With all the recent take-downs of powerful men due to sexual harassment accusations, it made me wonder — why have I found it entirely commonplace to go through my purse on any given day and find the following: pepper spray (in an attractive metallic pink tube), a whistle and, sometimes, even a mini-stun gun (with its own, attractively-styled purple case).
Why, I further ask myself, has it felt totally natural to carry these items with me since I was in my late teens? Simple. As any woman knows, the incidence of such assaults (and by this I mean physically threatening assaults) happen on a frequent basis and in a multitude of settings, not just at drunken frat parties. They can happen in offices of powerful people, on the street, and in one’s own home with people we know.
I once took a women’s self-defense class (which I recommend to every teen girl or woman). The ages ranged from 20 to 50-plus. During the first class, the male instructor asked: Who here has been the victim of an assault? Every single participant raised her hand. The answers ranged from attempted kidnapping on a city street in broad daylight, to being raped while vacationing on a tropical beach.
I saw a cartoon once alternating between drawings of a young woman preparing for a first date, and a young man doing the same. He puts a condom in his wallet, she puts mace in her purse. He combs his hair and tucks his comb in his back pocket, she makes a plan to text her roommate by 10 p.m. to make sure she’s safe and practices carrying her keys between her fingers. The message: the young man is preparing for a fun evening where he might get “lucky.” The young woman is doing the same, but she is also aware of the possibility she could be sexually assaulted.
What is equally disturbing to me, whether in the workplace or in social situations, is that such intimidation and assault toward women has become so normalized and a part of our culture. Our American society is a violent one, and that extends toward treatment of women. Women have been denied equal access to positions of power — much less equal pay for equal work — and let’s remember that women only got the vote on Aug. 18, 1920, with the 19th Amendment.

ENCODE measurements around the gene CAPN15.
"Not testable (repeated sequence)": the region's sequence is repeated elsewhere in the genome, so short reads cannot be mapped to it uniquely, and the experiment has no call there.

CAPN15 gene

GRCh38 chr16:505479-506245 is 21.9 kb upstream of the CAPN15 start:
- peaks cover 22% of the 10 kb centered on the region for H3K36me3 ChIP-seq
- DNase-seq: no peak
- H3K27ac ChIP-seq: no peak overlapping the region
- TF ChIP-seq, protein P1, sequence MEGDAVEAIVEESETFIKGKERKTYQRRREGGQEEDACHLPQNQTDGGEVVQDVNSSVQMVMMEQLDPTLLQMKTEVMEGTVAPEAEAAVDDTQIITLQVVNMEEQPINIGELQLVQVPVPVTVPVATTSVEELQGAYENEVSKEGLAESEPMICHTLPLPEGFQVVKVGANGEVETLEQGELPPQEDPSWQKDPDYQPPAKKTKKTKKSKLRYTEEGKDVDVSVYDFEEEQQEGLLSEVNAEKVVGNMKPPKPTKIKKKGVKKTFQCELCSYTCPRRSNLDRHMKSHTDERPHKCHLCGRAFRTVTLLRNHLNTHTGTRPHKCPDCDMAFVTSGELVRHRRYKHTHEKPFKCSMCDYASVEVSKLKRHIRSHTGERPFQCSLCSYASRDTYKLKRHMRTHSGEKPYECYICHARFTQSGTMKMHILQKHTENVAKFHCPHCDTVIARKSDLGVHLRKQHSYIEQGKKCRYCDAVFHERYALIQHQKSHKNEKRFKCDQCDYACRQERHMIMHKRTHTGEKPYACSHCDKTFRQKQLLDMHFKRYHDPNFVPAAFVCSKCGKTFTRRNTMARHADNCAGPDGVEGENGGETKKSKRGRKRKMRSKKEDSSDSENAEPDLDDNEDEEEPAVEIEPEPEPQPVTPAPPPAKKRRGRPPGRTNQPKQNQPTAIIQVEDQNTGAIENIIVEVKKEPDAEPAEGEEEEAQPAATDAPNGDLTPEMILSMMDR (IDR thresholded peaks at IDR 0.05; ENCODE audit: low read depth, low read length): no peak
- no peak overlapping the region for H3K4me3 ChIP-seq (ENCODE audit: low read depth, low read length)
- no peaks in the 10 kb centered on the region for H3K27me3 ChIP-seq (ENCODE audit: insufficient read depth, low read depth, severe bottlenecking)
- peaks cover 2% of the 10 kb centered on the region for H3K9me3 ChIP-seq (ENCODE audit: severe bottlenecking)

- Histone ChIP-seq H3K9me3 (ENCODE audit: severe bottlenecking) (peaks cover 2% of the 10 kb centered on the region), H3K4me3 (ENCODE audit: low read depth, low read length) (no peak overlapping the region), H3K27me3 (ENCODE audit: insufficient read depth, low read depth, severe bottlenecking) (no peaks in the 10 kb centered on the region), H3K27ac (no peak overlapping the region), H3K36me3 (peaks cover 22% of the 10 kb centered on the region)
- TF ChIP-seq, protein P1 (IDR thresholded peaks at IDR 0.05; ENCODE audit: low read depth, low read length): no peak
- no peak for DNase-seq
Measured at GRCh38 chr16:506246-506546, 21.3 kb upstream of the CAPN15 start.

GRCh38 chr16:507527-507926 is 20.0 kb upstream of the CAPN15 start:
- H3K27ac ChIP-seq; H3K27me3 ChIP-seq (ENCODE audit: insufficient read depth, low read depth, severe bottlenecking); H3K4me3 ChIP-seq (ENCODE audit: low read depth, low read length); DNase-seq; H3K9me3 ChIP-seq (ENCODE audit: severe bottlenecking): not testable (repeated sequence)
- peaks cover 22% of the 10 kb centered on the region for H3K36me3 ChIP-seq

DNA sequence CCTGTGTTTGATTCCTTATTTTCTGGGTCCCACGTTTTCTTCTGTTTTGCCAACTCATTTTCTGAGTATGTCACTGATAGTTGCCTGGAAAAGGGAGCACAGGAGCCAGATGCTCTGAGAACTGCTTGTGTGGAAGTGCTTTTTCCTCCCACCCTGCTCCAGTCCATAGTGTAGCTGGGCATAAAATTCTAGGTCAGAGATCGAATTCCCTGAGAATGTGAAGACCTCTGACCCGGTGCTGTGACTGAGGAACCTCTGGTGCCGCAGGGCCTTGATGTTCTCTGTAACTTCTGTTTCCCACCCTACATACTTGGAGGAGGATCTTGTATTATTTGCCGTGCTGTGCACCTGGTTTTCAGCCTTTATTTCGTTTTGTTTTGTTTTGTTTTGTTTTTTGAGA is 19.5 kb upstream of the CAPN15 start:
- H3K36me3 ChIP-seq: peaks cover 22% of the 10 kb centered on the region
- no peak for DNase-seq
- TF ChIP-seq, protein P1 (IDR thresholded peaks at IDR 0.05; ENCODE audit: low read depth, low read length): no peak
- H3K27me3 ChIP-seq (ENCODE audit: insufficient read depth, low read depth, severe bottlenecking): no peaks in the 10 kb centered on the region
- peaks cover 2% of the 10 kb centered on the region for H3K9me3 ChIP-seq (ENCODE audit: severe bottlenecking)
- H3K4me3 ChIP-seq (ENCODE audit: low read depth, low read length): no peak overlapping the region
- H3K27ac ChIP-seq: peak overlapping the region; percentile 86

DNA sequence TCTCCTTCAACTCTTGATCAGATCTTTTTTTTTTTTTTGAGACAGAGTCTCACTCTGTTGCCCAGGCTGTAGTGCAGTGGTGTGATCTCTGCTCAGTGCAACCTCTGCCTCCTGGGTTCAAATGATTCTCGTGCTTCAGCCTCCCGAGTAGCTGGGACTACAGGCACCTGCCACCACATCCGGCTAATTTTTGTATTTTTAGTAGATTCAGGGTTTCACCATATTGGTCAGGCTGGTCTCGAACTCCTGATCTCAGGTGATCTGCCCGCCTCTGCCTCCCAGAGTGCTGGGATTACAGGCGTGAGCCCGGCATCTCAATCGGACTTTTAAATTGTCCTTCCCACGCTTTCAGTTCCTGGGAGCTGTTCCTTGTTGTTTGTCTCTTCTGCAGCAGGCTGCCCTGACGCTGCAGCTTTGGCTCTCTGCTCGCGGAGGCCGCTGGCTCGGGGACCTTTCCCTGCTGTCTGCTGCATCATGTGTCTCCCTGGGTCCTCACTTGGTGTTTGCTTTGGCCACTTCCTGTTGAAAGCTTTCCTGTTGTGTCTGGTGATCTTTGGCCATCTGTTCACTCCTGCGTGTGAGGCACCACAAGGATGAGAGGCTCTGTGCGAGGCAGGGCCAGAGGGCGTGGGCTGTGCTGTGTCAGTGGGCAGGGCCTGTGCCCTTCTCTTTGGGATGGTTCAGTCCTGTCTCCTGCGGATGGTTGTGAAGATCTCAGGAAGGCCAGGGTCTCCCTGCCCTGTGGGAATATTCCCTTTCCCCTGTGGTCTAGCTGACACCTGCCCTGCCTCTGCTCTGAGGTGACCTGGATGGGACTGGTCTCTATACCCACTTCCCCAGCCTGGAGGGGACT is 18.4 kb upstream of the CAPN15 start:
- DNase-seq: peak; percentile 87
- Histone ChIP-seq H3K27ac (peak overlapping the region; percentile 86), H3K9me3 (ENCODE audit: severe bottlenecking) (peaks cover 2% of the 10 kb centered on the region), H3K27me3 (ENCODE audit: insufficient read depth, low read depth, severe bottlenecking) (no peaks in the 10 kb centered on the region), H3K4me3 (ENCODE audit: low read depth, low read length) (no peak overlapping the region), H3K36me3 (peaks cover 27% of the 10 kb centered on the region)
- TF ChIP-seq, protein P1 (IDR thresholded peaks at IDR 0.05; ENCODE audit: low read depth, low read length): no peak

We need more women at the board table and in government as policy makers. We also need to change the notion that problems are best solved with force or violence or a gun. The amount of violence pervading our entertainment, often intertwined with sexually provocative situations or women as victims, is over the top. Statistics may vary, but the numbers are staggering: According to Huffington Post, 1 in 6 American women have survived an attempted or completed rape in their lifetimes and I am sure that we all know someone who has been the victim of such an attack. Ninety percent of all rape victims are women; 99 percent of perpetrators of sexual assault will walk free. Is it any wonder the majority of victims of harassment and assault do not come forward?
We can use this moment in our history to take a good look at what our norms and values as a society have become. Our boys and young men need to learn how to behave with girls and women from parents who see both sexes as equals, and who treat each other with respect and dignity. Boys, from a young age, must be taught that “no” does not mean “maybe,” and that even when sitting behind a large desk, there are lines that must not be crossed in a civilized society.
One out of six women — many believe the actual number is higher — is an appalling statistic. It takes tremendous courage to come forward and hold powerful people, and their enablers, accountable.
It is high time.
— Award-winning author, TV presenter and world traveler Susanne Severeid is an Ashland resident who enjoys making time for the important things in life — including mocha. Read more of her columns at bit.ly/adtssmm. For more, go to www.susannesevereid.com. Email her at email@example.com.